For entrepreneurs seeking funding to expand their business, choosing the right investment partner is critical. It is essential for start-ups to understand what investors are looking for in a potential investment. In an ideal world, an entrepreneur can choose from different investment options, not just one.
As experienced investors in early-stage businesses, we have strict criteria. We have seen nearly 1,500 companies over the last three years and, so far, chosen to work with just over 20. Our guiding principle is “people first, products second”. The most common reason start-ups fail is not their product but their management. We want to take companies from seed stage to Series A readiness and beyond. This focus means us working with entrepreneurs who understand their strengths and weaknesses, and can build strong management teams, with the right mix of skills, to reach the next level.
If we assume that as an entrepreneur in search of funding, you’ve ticked the boxes and your proposition has legs, it’s worth thinking about your criteria for choosing an investment partner. This partner could be an Angel Investor, VC or Crowd Funding platform. Our advice would be:
1. Have your eyes open.
Any investor worth their salt wants the company to grow quickly, profitably and sustainably. In return for cash, an investor might expect to exercise some degree of control. Traditional venture capitalists are relatively hands-off, Angel investors may be more hands-on, and crowdfunding is entirely hands off. However, there isn’t a one-size-fits-all rule. It pays to explore what they expect, especially if you’re likely to suffer control issues. Consider whether you want or need support beyond the financial. An accomplished investor in your space will have valuable insights to bring to bear. In our experience, the smart money goes beyond the financial transaction.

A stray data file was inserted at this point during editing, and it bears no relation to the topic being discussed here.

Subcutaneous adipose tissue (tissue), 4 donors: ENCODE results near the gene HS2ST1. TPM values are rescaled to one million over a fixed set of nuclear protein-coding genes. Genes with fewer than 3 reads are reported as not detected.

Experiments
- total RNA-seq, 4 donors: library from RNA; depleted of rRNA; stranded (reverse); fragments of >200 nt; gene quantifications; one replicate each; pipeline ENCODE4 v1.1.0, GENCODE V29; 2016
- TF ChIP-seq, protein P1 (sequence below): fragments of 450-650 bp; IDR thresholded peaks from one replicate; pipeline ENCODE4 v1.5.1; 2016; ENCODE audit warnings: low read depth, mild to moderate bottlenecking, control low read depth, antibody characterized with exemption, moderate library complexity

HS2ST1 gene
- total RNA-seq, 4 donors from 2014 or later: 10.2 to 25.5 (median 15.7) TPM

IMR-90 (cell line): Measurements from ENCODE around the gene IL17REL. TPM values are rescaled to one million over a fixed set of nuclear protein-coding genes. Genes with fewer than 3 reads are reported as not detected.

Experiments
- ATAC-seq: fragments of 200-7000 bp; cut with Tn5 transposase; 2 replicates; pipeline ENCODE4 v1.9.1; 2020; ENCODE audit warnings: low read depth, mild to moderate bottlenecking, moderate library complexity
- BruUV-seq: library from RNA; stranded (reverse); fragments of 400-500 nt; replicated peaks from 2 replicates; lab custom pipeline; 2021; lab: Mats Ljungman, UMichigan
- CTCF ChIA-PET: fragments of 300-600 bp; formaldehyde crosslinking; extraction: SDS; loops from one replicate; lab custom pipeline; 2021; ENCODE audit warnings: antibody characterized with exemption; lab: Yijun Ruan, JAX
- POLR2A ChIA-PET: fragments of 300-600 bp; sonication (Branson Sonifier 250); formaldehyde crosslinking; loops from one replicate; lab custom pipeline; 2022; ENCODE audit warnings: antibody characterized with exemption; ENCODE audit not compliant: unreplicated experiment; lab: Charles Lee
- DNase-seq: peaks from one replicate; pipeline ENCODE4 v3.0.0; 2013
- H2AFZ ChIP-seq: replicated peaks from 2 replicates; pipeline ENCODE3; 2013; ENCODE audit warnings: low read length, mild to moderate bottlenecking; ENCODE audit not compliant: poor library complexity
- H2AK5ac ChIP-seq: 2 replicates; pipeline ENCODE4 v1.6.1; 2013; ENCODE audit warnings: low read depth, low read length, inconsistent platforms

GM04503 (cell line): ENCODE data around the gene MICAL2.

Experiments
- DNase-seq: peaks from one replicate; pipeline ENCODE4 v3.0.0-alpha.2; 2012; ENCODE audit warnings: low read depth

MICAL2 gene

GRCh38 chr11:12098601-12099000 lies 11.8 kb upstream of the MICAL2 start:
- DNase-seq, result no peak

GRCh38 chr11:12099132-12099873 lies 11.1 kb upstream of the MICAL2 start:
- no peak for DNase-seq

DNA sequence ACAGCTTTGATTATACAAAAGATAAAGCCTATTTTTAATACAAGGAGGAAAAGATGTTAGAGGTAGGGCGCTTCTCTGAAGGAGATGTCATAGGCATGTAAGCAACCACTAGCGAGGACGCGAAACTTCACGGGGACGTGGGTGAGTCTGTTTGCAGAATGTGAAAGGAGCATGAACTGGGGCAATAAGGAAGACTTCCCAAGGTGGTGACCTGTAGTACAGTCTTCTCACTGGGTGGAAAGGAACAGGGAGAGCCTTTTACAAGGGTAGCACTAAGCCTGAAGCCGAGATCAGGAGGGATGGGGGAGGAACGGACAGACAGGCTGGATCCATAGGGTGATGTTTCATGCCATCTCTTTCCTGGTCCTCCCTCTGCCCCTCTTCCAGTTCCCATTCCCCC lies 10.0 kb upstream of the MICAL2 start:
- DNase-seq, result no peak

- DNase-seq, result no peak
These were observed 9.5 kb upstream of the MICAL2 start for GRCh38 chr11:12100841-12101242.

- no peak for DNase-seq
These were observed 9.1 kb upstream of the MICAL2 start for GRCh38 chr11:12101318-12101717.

2. Test the chemistry
What’s your chemistry like with your potential investor? Do you know who you’ll be dealing with regularly? Communication and coordination are going to be crucial to your success. The relationship has to be healthy if it’s going to create that all-important win-win.
3. Time is money
You probably want funding to help your business progress to profit. But how long will that take? If you’re pitching to investors, pay close attention to how they respond to your projections. Getting new products and innovations to market can be a bumpy ride. We believe that it’s good to get a constructive challenge from your potential partner – particularly if their experience highlights unconsidered problems and pitfalls.
An entrepreneur should be well positioned to attract investment if their idea is good, they understand their market, the product or service works, and they are committed – even if it takes a number attempts. Remember, if your idea is unique, then cash is the commodity. With a compelling proposition – an entrepreneur should exercise their right to choose an investment partner that feels right for them.